Zimbabwean Belinda Tilley misses the memories of life on a misunderstood continent, according to an article by Anelia Blackie published in Mount Gambier's The Border Watch newspaper.
In particular, it's the memories of small children with runny noses playing carefree in dusty, remote African villages and the hospitality of people living in dire poverty who scatter to find the best chair for an unexpected visitor to their village.
As film maker in Zimbabwe, Belinda had many opportunities to capture the lives of people in villages on the African continent with her camera, their struggle to find food and their battle with AIDS.
"We once travelled through Zimbabwe and to Kenya and Uganda to film a movie on people dying of AIDS for the US medical profession," Belinda said.
"It gave me many opportunities to capture moments, but is also touched me deeply. I will never forget how the film crew and I carried a man who died of AIDS through his village to be buried. What a privilege it was to have the approval of his family to do that."
But, it was also Belinda's devotion as a Christian which opened more doors for other touching photo opportunities.
When the Zimbabwean government banned the distribution of food to its people, Belinda and fellow Christians from her church heard of desperately hungry people who became sick from eating grass and of a man who died after eating a lizard.
"We decided to collect food, hide it in the back of trucks and take it to these people," she said.
"We had to be so careful because the 'black boots' (police) and army were everywhere looking for people who distributed food to arrest and jail; we had a few close shaves when they nearly caught us."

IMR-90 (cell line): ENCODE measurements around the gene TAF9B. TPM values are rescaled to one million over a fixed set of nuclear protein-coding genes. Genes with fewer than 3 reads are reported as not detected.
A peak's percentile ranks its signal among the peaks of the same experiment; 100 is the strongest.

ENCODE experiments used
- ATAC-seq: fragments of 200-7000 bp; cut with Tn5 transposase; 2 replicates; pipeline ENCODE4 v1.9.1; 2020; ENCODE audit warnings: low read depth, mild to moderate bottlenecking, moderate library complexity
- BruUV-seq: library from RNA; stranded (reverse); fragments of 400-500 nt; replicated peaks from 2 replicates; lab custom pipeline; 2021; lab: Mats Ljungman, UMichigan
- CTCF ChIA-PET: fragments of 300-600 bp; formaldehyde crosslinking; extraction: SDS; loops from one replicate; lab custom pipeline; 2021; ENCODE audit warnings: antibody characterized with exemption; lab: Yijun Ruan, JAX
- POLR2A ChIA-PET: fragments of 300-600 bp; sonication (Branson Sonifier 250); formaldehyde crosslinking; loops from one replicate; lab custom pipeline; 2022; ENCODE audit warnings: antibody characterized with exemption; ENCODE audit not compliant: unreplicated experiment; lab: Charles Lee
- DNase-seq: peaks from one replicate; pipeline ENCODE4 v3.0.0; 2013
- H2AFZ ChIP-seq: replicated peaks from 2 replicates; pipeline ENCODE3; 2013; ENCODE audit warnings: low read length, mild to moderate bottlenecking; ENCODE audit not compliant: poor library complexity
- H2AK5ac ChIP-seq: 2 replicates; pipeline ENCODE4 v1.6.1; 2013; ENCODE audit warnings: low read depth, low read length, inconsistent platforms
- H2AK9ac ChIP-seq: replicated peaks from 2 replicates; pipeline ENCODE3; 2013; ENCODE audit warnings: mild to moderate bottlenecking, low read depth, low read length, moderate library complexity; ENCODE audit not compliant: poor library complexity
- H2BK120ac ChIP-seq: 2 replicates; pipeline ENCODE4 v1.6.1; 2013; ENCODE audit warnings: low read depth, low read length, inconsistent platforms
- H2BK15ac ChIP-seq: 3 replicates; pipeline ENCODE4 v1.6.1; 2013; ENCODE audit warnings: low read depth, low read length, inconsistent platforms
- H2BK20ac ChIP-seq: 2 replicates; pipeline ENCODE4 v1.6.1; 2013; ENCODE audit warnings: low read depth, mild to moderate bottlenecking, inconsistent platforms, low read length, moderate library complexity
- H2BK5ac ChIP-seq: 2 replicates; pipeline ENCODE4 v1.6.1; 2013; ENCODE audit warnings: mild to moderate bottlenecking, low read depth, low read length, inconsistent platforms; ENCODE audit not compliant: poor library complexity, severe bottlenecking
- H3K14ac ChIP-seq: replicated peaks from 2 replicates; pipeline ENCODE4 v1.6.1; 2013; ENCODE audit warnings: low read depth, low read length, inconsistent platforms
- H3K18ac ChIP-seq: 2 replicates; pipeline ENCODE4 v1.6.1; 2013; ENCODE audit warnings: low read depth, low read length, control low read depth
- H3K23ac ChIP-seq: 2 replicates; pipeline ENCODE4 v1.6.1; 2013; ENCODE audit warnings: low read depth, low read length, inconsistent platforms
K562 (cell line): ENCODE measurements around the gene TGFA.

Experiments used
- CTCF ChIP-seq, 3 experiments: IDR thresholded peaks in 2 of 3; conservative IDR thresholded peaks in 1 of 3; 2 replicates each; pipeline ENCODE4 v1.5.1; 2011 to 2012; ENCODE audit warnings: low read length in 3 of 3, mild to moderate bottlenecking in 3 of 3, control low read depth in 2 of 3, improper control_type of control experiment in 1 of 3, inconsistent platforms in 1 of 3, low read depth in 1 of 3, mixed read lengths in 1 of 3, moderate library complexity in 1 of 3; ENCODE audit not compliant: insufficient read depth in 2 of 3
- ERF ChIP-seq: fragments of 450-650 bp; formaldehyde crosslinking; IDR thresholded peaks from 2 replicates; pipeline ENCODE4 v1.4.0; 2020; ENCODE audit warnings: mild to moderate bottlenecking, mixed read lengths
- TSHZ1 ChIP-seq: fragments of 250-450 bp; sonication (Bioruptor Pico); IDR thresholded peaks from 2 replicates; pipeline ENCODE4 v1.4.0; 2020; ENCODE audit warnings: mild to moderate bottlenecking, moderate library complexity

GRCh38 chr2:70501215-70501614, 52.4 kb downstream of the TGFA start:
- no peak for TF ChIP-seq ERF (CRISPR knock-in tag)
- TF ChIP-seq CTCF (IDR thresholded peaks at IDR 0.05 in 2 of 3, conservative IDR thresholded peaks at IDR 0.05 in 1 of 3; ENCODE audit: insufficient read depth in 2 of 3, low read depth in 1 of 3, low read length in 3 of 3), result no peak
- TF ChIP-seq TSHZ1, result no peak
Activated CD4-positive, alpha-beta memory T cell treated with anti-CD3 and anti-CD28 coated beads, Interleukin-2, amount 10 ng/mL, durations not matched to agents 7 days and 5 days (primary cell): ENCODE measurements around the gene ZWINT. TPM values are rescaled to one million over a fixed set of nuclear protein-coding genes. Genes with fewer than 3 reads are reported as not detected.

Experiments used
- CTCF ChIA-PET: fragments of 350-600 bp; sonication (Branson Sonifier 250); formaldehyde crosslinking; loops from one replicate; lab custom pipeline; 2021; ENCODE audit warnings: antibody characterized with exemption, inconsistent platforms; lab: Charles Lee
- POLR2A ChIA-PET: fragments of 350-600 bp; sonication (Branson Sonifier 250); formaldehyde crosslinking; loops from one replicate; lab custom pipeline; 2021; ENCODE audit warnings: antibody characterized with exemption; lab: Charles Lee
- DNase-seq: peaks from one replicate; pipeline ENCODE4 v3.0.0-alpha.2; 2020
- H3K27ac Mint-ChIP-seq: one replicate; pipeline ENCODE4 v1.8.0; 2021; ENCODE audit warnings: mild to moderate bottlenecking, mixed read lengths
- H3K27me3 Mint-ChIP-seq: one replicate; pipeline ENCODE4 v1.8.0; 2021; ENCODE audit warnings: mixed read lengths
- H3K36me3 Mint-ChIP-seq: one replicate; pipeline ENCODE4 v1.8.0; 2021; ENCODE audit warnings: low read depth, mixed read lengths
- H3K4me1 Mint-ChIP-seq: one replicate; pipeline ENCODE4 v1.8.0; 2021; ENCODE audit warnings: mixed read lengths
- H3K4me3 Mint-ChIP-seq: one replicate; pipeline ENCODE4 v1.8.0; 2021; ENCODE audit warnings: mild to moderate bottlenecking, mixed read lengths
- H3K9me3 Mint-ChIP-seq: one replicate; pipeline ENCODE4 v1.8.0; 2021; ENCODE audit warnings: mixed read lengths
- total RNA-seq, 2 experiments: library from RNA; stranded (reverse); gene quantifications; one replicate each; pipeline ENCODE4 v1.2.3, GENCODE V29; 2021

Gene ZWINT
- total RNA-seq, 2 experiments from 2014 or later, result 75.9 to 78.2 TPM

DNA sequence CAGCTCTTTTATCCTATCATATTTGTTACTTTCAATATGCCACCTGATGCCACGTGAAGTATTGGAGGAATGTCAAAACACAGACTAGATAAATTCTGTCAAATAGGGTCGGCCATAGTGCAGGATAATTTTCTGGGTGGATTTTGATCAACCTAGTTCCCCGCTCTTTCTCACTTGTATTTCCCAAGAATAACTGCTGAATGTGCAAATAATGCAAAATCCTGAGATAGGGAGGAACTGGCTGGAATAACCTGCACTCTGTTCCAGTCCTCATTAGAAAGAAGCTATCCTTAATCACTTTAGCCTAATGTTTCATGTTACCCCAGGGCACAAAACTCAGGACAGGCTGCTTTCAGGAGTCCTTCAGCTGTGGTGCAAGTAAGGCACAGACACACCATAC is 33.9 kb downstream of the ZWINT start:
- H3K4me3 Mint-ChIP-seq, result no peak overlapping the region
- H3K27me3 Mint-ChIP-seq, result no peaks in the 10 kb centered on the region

Belinda's underground operations as food distributor were not the only thing that endangered her life as she had to also work underground as film maker when President Robert Mugabe took control of the media in 2000.
Every photographer and journalist had to register with the government so that news about events in the country could not be distributed to the outside world.
"I refused to register and we were forced to shoot films in secret across the country, while always on the lookout for the army and police," she said.
But strangely her career as photographer then really started to bloom as she put the skills she learned on her travels to use in exhibitions of her work.
It was at one of these exhibitions that a well known, retiring Zimbabwean photographer saw her work and gifted all his cameras and equipment to her.
But, their underground operations finally caught up with them when one of the film crewmembers was arrested and deported to the United Kingdom and others' homes were ransacked.
A few fled for their lives and remained in hiding for months and Belinda avoided possible arrest by coming to Australia on a backpacking trip for a few months.
"I did not consider migrating to Australia at the time, but I left my resume at a few places on the way through Australia," she said.
On return to Zimbabwe, an offer to work as chief executive officer of South East Christian broadcaster Rhema 104.9FM and the associated bookshop On Track, brought her to Mount Gambier more than four years ago.
Her husband, Wayne, whom she married shortly before they arrived, and his two children from a previous marriage joined her.